We’ve waited 221 years for homeopathy “to get its evidence base sorted out”. How much longer will it take?

          But much more importantly: What have homeopaths been doing for 221 years, and are still doing, considering that, by your own admission, everything they’ve done and currently do is based in only non-sorted-out evidence?

          They’ve been doing what they’ve always done, and will continue to do for as long as they can get away with it.

          There is a mountain of empirical evidence to confirm that homeopathy is efficacious for its practitioners and manufacturers, but not for its clients, unfortunately.

          • I would put “like” here if it was possible. Homeopaths are like flat earth supporters, the evidence is out there, mountains of evidence, but absolutely no one can put finger on something concrete. And they both are exactly in same place where they were when things started out. No progress since then.

          • Pete, since its inception it has always been outside the mainstream so it missed the opportunity for science to step in earlier and study it carefully.

            It is happening now, and hopefully in future it will be better known what contribution it can make to healthcare.

          • how is science supposed to test the claims of homeopathy? They have no rational basis. Homeopaths want science to explain how life cures like, but scientists will start by asking: is this a valid question? Is there any evidence that like cures like as homeopaths claim? And the resounding answer is: no. There is no evidence this is true, there is no property of matter that would support it.

            Virtually all investigations of homeopathy have been conducted by true believers trying to validate their faith. They have mainly been clinical trials, which by their nature cannot disprove anything, but which are always consistent with the null hypothesis. The few attempts at basic science, such as by Benveniste, have been risible.

            Science has largely ignored homeopathy not because it predates science – so do electricity, combustion, the chemical composition of matter – but because there is no reason to think there is any question for science to answer.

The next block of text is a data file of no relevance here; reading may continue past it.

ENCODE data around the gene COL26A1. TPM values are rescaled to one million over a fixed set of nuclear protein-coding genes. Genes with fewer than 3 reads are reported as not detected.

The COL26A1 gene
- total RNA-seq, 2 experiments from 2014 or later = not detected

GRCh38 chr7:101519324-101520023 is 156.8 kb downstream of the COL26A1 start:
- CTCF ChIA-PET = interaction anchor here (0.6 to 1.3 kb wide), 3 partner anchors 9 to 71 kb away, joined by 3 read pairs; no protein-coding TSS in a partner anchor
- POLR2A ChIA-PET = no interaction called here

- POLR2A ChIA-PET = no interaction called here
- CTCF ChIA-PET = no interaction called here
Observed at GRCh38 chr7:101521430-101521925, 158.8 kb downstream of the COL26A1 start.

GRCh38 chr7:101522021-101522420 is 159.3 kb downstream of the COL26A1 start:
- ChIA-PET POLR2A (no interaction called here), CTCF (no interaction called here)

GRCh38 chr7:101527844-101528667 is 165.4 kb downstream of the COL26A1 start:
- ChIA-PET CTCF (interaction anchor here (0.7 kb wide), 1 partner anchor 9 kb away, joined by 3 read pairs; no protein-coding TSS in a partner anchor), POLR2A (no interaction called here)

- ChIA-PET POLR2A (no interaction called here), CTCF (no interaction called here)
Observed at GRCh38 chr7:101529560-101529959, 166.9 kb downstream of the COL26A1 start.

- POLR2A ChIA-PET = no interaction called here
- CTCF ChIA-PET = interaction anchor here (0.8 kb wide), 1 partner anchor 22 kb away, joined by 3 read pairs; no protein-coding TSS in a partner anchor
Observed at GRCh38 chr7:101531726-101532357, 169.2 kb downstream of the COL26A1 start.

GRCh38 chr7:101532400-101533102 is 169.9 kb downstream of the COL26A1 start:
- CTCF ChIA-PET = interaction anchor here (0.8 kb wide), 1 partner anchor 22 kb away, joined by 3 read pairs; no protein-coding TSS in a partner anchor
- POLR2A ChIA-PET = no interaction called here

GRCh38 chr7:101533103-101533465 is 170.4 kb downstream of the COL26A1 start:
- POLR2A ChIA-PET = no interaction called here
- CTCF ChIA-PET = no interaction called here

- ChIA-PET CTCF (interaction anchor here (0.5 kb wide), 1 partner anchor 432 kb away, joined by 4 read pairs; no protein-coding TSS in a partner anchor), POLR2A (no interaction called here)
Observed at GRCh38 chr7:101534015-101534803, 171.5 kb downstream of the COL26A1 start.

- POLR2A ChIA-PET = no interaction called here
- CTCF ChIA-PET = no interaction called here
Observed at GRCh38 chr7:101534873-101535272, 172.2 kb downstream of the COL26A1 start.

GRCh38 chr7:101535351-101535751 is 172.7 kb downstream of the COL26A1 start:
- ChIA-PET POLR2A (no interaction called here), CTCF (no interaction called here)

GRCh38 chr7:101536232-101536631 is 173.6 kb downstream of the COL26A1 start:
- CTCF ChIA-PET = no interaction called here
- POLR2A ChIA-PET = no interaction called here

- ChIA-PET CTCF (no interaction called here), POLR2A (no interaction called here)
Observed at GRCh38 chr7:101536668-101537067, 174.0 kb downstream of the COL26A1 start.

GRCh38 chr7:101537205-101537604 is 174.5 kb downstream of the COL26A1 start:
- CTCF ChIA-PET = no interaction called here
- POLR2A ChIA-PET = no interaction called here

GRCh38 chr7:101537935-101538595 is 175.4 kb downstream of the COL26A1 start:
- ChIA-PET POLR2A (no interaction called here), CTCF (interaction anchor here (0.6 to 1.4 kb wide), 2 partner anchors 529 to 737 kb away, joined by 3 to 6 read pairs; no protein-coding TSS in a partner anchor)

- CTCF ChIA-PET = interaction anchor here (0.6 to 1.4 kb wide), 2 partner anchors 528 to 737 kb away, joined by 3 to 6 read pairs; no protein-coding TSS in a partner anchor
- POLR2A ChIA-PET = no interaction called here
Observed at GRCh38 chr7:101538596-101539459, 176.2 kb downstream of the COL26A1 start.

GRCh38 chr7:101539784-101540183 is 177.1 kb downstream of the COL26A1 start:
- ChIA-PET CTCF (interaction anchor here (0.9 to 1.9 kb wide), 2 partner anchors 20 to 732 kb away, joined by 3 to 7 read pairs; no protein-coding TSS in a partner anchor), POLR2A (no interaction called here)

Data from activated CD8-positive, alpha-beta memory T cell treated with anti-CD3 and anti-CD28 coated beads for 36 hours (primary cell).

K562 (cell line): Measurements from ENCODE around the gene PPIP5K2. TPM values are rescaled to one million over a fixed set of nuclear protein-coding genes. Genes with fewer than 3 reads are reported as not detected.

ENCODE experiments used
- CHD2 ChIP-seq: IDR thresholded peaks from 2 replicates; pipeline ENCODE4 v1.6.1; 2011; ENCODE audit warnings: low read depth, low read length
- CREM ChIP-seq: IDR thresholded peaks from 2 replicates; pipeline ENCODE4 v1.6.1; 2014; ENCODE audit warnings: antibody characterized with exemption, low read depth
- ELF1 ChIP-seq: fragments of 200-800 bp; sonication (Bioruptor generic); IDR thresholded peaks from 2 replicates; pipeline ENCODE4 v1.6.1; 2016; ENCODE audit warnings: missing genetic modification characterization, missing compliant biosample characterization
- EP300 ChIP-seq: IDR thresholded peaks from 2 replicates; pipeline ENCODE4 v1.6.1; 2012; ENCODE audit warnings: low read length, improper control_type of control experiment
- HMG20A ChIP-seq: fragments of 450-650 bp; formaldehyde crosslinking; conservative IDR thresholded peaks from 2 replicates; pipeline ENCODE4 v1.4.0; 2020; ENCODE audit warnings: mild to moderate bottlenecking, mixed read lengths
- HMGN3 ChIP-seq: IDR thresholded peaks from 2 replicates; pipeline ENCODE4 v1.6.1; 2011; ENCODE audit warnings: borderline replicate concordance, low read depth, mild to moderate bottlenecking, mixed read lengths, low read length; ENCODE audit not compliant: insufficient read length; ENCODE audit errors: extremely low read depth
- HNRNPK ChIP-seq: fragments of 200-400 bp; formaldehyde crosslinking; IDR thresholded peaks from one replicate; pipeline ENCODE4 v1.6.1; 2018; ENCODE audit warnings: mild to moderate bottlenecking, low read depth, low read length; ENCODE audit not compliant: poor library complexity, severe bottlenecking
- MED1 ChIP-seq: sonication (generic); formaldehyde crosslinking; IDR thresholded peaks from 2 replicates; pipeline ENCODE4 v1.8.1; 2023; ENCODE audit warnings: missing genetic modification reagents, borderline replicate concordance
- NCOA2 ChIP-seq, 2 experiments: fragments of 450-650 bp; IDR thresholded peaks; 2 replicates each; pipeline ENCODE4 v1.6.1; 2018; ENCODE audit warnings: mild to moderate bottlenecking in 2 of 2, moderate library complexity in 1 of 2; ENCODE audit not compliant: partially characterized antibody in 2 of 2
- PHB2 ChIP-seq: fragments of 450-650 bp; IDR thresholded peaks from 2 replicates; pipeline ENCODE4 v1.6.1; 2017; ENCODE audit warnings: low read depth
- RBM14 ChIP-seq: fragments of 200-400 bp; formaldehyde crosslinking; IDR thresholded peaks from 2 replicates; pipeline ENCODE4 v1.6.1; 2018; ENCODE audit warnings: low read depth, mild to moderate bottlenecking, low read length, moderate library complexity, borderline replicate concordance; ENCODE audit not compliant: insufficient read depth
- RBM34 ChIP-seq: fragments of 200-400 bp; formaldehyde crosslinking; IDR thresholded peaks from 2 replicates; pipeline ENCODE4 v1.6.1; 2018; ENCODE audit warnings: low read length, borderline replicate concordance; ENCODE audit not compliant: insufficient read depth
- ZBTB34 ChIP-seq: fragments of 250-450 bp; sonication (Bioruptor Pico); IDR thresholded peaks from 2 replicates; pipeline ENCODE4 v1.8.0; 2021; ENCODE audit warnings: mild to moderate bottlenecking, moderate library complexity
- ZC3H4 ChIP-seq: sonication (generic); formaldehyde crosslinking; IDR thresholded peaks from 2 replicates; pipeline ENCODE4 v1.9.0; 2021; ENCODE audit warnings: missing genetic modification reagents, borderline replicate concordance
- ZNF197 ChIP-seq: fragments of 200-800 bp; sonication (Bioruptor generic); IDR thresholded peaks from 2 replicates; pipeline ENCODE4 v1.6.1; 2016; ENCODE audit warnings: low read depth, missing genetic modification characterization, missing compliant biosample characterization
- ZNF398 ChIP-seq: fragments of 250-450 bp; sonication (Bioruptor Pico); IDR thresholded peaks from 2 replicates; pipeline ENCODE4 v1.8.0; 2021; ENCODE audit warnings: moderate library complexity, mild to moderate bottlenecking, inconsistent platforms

Homeopaths ask science: how does this work? Science responds: first, show us that it actually does work. And that has never been done. In fact, the most honest and rigorous tests show that it doesn’t.

          • “Pete, since its inception it has always been outside the mainstream so it missed the opportunity for science to step in earlier and study it carefully.”

            What utter tosh! As if science is ever some mysterious entity that “steps in” to investigate a topic. Science lies entirely in the hands of people. Anyone competent has always been free to apply the tool of science to anything. If supporters of homeopathy have been too pathetic to subject their pseudo-medicine to adequate scientific scrutiny for more than 200 years, that’s their lookout.

            In fact, there have been thousands of ‘scientific’ studies of homeopathy in vitro and in vivo since Hahnemann first pulled its ‘principles’ out of his fundament. Most of them are of deplorable quality and don’t merit the paper they’re printed on. Anyone with a high school knowledge of chemistry and biology should be able to laugh homeopathy out of consideration. The existence of this and other homeopathy threads on the Ernst blog is testament both to the serious ignorance of its supporters and the remarkable tenacity of blind faith and self-delusion that characterizes many members of the human race — to its enormous detriment.

        • Homeopathy needs to get its evidence base sorted out in order to gain acceptance at this level.

          It’s more fundamental than that: homeopathy needs to acquire an evidence base. It’s never had one.

          Clinical trials cannot address the missing theoretical framework, they are not evidence to support the doctrine of similars, the doctrine of infinitesimals, or any of the other conjectures on which homeopathy is based, because all clinical trials of homeopathy turn out to be consistent with the null hypothesis (this is true of most clinical trials of most things, it’s not unique to homeopathy).

    • Every single government level review of homeopathy, has found no evidence it works. NCCIH, the body set up to validate quackery in the US, won’t even fund studies any more because it’s a waste of money, brains and time.

      To call this “desperate” is pure projection.

      Homeopathy is dead, but like the corpse of a snake it retains the ability to move and even to reflexively attack.

    • OMG!

      So, we should only believe what the sellers of homeopathy tell us because, well, they never cherry-pick and would never let their business interests get in the way of providing comprehensive and accurate information on the efficacy and safety of homeopathy.

      Gotcha.

    • If governments were to recognise and promote the benefits of diet and exercise that would threaten the profits of Big Pharma as well. So the concept of Five A Day and Sport For All are figments of our imagination then, Colin?

      • Good point basically of course, but the ‘5 a day’ business was as I understand it a n artificial construct, just like ‘drink gallons of water’ and the ‘Ploughman’s lunch”. At least the ‘5 a day’ thing is rooted in truth,. But is really meaningful only if followed to its sensible conclusion.

  • Spanish Ministry of Health (2011) Homeopathy has not definitively proven its efficacy in any specific indication or clinical situation https://t.co/BOHGLnji3H